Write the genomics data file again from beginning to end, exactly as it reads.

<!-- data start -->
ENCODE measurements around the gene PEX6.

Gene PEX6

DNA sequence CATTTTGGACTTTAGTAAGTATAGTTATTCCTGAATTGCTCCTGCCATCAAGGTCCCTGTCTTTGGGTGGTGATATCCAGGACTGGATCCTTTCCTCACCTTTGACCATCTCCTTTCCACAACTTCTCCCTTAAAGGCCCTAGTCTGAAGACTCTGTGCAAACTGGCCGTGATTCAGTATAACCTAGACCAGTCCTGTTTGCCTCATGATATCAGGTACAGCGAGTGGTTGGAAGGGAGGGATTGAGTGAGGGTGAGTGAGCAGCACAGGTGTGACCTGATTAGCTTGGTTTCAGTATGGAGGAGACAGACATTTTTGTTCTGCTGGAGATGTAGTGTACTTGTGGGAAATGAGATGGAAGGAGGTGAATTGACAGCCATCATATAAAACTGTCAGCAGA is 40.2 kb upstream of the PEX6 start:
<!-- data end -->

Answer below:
ENCODE measurements around the gene PEX6.

Gene PEX6

DNA sequence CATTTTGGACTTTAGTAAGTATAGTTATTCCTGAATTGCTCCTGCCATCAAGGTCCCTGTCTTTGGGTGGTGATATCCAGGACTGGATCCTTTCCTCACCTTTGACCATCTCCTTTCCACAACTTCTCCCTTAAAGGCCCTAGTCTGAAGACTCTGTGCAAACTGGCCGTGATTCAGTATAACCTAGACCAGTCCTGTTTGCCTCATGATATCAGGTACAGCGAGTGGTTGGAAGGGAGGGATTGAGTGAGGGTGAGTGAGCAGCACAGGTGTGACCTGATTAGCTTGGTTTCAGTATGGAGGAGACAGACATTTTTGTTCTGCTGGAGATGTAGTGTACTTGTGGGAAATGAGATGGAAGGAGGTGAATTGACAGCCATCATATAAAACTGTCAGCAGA is 40.2 kb upstream of the PEX6 start: